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I stepped outside on what was supposed to be a cold winter day in the middle of February and the first drops of rain landed on my jacket. Quickly, the raindrops turned into freezing rain, hitting the already slick snow-coated roads and pavement, turning everything into the world’s largest skating rink. Almost as quickly, Facebook posts turned everyone’s attention away from the great wall of Mexico long enough to warn everyone within the rain zone of the dangers of driving and climbing slippery stairs. For a few hours, the temperature climbed to a positive number and the talk was about climate change and the reasons why we endured ages of steady and dependable weather forecasts.

The last real ice storm, as it eventually became known, was in 1998. The southern communities of Quebec were the hardest hit and we enjoyed teeth-chattering cold spells that lasted throughout the entire ordeal. We weren’t really affected, but we were concerned about our southern neighbours. Local governments gathered their people together to aid the people of the south and a strategy to harvest the trees to produce ready chopped wood to heat the homes of the urban south.

We were ordered outdoors to help with what seemed to be an endless marathon of sawing down trees and chopping them into usable firewood. As I recall, it was -40ºC and we gave our best to completely fill two empty transport trucks with our contribution of dry wood. A full day later of bone-chilling cold, which was no real match for our energized bodies, the trucks left with our warmest tidings of good old-fashioned energy-laden wood.

We all signed a piece of wood and left messages of hope and cheer. We eventually heard that the people of the Townships, where our good will was taken, were so happy and amazed that their friends from the north would do something this charitable. Days turned into weeks and slowly power and heat returned to the homes of southern Quebec and memories of this ice storm were replayed for a number of years, with the media wondering when the next storm would hit as hard as it did back then.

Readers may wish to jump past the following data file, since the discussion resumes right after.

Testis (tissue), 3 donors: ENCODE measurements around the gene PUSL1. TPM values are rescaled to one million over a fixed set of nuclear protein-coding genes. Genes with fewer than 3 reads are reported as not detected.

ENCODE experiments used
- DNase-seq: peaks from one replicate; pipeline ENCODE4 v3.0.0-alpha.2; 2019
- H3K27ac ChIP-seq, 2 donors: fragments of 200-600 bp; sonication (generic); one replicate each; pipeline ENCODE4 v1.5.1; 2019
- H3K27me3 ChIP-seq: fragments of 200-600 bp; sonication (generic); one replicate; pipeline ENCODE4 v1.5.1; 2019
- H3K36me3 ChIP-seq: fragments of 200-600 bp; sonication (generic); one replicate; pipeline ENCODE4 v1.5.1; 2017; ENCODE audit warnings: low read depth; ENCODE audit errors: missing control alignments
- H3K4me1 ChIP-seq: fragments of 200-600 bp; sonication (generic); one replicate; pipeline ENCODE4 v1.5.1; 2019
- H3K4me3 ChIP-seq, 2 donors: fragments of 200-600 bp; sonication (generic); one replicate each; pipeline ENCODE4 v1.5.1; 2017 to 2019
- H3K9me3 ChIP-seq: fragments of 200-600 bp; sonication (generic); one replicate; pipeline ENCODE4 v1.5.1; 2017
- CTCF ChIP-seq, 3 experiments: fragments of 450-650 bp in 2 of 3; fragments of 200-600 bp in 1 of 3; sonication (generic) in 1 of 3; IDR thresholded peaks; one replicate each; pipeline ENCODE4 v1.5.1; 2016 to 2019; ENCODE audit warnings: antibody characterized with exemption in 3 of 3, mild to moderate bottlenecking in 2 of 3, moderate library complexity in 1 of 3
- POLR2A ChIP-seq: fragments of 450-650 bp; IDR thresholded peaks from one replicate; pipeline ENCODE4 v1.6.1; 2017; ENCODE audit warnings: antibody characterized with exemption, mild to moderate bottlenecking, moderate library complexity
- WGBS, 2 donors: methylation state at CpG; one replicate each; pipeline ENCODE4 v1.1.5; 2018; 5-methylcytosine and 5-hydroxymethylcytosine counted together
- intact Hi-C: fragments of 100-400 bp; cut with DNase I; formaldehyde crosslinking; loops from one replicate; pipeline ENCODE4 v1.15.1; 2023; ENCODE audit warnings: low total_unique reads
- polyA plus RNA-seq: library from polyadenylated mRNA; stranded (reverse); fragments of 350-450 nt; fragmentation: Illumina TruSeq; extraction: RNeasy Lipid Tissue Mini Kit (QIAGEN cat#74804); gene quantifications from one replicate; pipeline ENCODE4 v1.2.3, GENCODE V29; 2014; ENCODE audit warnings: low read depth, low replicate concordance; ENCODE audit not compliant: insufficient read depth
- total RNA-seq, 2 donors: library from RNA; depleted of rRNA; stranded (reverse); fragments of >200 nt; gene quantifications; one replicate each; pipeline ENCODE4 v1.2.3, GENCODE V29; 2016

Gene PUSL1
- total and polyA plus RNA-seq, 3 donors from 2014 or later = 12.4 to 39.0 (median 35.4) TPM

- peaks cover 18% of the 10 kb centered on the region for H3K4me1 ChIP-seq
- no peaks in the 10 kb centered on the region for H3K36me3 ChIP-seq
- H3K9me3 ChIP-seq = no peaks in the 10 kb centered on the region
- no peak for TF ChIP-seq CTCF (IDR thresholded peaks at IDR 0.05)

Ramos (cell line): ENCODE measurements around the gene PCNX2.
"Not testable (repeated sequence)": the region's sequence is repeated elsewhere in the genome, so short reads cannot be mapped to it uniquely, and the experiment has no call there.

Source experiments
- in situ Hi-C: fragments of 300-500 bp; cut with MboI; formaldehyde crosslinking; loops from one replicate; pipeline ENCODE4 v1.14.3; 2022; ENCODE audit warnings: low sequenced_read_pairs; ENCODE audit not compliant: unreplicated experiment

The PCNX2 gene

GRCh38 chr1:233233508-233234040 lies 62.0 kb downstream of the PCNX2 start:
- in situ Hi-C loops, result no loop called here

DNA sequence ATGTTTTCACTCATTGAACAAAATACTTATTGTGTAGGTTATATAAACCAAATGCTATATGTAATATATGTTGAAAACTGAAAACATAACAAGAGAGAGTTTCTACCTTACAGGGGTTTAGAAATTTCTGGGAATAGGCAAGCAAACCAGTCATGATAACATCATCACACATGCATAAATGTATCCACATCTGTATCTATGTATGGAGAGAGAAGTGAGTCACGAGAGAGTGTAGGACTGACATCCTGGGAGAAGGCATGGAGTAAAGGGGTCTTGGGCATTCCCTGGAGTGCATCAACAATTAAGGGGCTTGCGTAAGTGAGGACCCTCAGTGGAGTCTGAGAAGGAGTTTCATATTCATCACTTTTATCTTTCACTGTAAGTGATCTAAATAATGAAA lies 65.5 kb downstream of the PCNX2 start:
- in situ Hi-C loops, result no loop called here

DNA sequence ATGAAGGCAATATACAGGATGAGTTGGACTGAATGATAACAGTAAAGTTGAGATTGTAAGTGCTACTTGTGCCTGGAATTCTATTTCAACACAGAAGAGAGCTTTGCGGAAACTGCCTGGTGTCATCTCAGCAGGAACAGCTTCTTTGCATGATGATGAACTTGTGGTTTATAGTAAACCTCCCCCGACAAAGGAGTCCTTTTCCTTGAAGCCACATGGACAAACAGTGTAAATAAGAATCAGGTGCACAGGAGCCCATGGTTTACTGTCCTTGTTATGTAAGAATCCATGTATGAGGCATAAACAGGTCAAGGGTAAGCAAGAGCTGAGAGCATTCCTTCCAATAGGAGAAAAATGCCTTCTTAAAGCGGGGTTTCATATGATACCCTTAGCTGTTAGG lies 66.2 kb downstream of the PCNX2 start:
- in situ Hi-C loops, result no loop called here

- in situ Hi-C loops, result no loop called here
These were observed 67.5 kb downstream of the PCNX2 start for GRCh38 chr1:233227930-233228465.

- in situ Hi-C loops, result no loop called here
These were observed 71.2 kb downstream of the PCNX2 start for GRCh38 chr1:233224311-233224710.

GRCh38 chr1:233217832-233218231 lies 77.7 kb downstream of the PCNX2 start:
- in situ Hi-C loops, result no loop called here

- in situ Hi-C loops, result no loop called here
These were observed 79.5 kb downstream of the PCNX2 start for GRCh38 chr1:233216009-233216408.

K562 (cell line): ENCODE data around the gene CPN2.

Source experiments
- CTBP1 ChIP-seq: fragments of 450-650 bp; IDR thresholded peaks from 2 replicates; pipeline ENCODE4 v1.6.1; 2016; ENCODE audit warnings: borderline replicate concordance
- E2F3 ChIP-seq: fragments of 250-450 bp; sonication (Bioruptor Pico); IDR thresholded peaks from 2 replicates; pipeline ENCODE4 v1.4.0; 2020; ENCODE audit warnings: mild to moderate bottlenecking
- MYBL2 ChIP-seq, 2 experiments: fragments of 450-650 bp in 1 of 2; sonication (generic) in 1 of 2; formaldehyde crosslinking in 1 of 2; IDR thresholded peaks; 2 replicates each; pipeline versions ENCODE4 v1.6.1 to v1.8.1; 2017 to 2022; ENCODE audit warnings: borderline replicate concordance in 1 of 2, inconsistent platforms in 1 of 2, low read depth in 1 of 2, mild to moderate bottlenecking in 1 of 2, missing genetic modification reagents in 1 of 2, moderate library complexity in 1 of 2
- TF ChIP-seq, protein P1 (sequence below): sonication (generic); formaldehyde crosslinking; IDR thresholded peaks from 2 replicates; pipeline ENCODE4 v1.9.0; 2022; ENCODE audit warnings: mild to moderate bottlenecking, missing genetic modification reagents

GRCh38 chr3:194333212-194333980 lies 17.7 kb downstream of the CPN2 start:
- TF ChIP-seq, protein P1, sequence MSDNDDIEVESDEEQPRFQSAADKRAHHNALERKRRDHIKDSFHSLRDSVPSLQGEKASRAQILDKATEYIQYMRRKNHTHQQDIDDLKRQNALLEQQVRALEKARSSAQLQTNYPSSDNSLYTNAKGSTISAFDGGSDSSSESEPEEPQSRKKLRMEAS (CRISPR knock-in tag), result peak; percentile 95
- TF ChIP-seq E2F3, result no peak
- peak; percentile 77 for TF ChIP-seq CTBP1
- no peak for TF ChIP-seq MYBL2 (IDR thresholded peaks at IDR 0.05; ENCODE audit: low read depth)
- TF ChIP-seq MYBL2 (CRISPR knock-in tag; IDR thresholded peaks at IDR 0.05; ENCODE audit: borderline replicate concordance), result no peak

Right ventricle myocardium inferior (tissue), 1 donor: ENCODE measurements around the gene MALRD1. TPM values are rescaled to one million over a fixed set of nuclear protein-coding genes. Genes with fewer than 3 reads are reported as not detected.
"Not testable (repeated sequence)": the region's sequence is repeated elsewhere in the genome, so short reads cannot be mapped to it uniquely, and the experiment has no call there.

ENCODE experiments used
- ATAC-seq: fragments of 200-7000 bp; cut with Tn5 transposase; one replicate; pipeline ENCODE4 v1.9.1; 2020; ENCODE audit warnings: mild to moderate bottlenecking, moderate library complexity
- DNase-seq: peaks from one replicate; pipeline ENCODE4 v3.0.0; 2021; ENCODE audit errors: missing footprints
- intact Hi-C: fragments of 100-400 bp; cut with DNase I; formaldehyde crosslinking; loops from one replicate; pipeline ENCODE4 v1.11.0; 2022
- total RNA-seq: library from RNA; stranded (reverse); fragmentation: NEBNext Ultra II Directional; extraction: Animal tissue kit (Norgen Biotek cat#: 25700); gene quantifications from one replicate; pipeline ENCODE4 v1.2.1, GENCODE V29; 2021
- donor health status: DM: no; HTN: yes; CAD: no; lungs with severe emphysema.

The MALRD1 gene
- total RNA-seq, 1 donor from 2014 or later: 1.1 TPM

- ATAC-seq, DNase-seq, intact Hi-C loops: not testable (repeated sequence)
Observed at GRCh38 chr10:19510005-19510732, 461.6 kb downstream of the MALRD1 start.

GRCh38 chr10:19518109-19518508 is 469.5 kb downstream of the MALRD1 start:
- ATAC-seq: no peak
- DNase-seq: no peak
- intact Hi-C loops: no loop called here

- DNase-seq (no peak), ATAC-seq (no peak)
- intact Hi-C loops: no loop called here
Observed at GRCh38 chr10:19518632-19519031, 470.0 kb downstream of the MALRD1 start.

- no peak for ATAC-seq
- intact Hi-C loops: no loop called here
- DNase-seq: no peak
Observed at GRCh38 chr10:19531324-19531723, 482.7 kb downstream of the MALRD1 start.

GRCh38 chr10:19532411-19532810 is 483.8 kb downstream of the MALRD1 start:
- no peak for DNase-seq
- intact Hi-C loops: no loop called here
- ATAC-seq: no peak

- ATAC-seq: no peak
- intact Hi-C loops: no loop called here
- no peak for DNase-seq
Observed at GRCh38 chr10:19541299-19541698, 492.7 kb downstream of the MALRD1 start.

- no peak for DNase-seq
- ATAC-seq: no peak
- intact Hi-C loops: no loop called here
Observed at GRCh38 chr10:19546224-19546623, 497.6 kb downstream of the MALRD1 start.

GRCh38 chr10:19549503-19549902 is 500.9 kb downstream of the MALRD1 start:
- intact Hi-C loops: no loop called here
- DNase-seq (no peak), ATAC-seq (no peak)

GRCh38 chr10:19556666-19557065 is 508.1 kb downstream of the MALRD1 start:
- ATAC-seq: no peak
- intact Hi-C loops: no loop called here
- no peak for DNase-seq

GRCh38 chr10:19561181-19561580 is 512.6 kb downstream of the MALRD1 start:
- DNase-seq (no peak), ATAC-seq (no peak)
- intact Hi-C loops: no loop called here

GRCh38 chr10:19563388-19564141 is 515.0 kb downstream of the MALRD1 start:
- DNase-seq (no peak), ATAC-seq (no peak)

This day, with studded tires and wary drivers, the Internet and Facebook helped keep travellers off the roads. Air transport was delayed for a day and the people of northern Quebec shrugged off a half inch of ice and went about their daily business. Just another day of weird weather noted, who knows what tomorrow would bring. I was actually glad for the warm spell, which was warm enough to wear only one pair of long johns and shoes instead of the 100º below rated Antarctic footwear. My light winter jacket managed to produce enough heat to melt my cold heart, hardened and frozen solid from the last several months of cold, cold winter blues. Cabin fever is nothing compared to being isolated in a room with only endless television and most of it telling us stories of the demise of American politics. Oh, give me a home where the signal can’t roam and the days are filled with stories of old.

On another note, apparently, the universe isn’t as vast and empty as we once thought. NASA announced that a nearby solar system might be cluttered with habitable planets, just 40 light years away. I guess one day, we will reach out to the stars and neighbouring galaxies to romp in oceans of pure water and pristine wilderness, untouched by humans, naturally and it might be a great choice to settle in the next thousand years or so. Maybe it isn’t polluted yet and given the lessons learnt here on Earth, we won’t destroy it with ignorance of a settler’s mindset.

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